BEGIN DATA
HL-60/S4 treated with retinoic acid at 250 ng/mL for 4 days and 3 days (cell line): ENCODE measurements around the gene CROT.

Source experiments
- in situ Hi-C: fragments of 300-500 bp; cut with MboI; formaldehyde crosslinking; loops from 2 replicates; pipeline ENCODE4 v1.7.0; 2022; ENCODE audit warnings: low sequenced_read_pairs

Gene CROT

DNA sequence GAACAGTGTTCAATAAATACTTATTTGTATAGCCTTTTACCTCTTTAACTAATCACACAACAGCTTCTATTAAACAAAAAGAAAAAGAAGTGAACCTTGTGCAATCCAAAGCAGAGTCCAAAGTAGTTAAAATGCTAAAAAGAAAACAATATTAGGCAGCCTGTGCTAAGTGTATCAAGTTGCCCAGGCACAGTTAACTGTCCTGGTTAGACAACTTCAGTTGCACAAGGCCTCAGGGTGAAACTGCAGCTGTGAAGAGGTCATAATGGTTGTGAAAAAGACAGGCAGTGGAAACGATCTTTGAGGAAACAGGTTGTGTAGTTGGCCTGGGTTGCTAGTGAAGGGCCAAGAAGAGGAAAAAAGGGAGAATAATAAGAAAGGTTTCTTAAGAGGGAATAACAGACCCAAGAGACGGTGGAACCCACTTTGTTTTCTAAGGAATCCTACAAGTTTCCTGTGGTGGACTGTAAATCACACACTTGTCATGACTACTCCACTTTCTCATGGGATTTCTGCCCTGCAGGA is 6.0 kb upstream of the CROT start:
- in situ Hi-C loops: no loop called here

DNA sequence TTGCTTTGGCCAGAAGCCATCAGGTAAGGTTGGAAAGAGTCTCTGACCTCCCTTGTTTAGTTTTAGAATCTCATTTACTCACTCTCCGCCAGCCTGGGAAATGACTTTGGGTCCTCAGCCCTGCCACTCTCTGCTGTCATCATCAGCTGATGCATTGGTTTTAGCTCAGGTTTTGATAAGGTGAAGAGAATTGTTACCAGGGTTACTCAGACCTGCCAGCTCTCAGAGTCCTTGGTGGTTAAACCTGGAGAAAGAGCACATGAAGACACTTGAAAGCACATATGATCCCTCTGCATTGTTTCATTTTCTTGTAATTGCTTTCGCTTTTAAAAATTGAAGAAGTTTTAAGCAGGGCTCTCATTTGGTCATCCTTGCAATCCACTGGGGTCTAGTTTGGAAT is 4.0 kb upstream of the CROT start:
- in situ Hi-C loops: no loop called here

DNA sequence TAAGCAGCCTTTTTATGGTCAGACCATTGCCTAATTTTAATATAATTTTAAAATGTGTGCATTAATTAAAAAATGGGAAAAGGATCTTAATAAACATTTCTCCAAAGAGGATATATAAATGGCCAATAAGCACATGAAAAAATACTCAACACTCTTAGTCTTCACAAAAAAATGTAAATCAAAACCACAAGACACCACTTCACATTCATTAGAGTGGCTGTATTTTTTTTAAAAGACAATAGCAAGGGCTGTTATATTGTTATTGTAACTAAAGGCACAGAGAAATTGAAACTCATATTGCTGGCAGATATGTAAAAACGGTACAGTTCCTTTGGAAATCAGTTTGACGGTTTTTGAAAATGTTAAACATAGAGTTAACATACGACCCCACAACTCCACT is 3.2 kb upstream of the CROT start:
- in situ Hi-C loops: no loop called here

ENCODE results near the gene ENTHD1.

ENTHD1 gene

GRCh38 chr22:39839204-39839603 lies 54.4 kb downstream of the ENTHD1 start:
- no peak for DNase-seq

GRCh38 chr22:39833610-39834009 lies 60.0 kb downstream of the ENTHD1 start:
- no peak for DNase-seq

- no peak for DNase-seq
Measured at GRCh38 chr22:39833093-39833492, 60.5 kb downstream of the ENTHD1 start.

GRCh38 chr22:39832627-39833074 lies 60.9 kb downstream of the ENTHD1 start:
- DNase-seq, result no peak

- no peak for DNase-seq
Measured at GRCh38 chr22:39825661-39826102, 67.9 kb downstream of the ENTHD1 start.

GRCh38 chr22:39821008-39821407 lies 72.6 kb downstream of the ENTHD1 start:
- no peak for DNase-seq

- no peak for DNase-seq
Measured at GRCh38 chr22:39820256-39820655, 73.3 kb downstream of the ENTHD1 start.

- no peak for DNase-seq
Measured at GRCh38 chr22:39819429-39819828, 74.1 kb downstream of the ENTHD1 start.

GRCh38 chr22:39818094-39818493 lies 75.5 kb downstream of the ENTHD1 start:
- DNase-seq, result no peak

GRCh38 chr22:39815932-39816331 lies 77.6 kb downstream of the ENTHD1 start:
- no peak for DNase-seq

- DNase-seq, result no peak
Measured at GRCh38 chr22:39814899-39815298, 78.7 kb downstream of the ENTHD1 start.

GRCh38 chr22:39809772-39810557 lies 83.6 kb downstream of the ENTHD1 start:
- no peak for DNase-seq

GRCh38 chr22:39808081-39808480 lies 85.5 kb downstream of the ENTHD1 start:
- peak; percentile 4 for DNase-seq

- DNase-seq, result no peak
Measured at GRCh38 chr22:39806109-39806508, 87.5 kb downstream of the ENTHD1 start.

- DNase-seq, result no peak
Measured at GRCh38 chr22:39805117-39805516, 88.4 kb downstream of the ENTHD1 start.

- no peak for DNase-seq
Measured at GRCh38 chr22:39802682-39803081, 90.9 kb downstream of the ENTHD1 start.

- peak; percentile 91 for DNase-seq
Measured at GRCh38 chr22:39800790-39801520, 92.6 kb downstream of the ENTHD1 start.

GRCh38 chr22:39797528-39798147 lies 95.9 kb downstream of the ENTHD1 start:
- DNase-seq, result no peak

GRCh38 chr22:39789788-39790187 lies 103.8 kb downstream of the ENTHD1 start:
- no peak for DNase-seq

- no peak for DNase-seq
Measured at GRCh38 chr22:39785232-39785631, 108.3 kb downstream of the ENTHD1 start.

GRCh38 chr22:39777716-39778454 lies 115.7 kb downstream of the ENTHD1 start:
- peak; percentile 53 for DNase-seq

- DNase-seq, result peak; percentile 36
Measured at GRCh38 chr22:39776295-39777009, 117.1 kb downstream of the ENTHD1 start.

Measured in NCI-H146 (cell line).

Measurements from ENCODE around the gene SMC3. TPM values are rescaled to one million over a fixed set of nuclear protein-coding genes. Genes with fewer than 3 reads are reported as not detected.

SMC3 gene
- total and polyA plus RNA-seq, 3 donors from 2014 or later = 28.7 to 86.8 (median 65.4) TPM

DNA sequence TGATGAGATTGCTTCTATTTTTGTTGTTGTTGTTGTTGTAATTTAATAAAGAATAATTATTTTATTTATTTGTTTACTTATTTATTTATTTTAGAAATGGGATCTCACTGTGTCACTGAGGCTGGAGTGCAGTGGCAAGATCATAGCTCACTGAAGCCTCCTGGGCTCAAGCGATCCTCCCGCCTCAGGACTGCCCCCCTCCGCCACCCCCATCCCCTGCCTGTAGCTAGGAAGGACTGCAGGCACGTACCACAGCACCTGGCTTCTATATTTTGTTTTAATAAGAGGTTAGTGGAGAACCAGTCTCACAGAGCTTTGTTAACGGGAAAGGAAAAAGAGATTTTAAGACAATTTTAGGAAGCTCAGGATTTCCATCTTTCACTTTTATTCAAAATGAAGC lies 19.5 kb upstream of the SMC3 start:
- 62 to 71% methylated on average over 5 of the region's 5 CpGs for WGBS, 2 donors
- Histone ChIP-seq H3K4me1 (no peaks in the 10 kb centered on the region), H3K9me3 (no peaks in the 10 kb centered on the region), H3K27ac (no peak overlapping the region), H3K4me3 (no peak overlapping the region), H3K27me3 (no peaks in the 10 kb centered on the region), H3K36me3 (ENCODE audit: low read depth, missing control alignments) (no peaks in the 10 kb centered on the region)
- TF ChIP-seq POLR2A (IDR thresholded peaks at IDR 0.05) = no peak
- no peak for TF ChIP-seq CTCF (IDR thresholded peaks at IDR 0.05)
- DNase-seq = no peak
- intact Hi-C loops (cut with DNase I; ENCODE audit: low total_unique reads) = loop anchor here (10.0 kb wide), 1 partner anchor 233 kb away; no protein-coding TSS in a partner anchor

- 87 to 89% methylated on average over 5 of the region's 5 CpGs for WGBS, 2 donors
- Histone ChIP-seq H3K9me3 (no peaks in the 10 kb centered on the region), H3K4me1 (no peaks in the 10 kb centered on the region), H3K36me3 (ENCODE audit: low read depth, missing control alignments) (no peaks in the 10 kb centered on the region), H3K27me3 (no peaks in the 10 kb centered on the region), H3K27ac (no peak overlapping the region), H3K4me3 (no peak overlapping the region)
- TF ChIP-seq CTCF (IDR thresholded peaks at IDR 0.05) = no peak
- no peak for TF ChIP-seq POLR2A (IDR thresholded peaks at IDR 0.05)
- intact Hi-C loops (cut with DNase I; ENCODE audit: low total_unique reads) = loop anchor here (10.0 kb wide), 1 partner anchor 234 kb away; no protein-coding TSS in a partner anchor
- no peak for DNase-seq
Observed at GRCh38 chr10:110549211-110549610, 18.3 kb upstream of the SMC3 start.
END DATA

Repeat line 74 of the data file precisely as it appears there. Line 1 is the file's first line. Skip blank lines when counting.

Observed at GRCh38 chr10:110549211-110549610, 18.3 kb upstream of the SMC3 start.